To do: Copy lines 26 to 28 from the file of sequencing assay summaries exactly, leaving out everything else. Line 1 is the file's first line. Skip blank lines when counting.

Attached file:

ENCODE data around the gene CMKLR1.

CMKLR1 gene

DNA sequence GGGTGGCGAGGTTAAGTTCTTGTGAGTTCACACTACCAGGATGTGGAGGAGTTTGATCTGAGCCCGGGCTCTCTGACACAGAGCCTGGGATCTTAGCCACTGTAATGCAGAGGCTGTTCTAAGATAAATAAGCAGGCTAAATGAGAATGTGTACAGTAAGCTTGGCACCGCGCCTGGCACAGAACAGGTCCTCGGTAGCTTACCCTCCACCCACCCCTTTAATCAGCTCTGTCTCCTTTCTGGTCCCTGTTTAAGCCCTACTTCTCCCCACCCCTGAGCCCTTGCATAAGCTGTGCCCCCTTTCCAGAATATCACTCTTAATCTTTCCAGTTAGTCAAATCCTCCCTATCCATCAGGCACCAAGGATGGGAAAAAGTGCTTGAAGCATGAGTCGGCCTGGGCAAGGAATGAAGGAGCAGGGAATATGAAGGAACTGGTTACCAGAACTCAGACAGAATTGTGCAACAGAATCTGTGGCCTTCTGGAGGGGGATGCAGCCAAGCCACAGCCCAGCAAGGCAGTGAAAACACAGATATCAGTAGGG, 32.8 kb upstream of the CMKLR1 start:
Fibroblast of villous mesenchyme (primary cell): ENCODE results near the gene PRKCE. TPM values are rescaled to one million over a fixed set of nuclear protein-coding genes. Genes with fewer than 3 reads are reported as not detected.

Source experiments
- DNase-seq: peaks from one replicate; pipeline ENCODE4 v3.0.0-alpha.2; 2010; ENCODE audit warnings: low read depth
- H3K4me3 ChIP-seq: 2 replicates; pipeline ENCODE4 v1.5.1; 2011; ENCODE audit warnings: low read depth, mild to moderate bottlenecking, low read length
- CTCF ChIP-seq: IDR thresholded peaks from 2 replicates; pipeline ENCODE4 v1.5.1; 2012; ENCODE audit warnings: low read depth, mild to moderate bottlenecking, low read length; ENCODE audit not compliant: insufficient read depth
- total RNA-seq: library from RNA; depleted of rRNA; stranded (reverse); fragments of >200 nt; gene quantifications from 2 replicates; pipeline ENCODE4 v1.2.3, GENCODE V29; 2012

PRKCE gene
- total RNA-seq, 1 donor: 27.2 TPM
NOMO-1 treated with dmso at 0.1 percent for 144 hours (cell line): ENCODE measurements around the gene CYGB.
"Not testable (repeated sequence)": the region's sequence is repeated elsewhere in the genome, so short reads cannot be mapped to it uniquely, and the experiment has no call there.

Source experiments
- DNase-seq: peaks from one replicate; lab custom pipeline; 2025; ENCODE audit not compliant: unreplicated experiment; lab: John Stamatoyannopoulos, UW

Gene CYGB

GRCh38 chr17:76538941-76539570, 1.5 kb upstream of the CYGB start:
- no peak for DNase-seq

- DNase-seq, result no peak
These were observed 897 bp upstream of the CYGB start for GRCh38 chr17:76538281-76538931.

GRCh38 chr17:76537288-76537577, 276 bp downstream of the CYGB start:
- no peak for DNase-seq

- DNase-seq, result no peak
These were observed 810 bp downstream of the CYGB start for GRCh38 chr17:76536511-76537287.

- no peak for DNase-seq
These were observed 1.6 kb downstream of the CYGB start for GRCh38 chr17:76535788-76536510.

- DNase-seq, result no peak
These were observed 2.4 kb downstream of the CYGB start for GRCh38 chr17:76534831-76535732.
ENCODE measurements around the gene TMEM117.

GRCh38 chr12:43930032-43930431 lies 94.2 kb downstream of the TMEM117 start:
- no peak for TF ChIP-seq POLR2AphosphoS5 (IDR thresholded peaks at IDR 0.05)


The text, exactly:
These were observed 1.6 kb downstream of the CYGB start for GRCh38 chr17:76535788-76536510.

- DNase-seq, result no peak
These were observed 2.4 kb downstream of the CYGB start for GRCh38 chr17:76534831-76535732.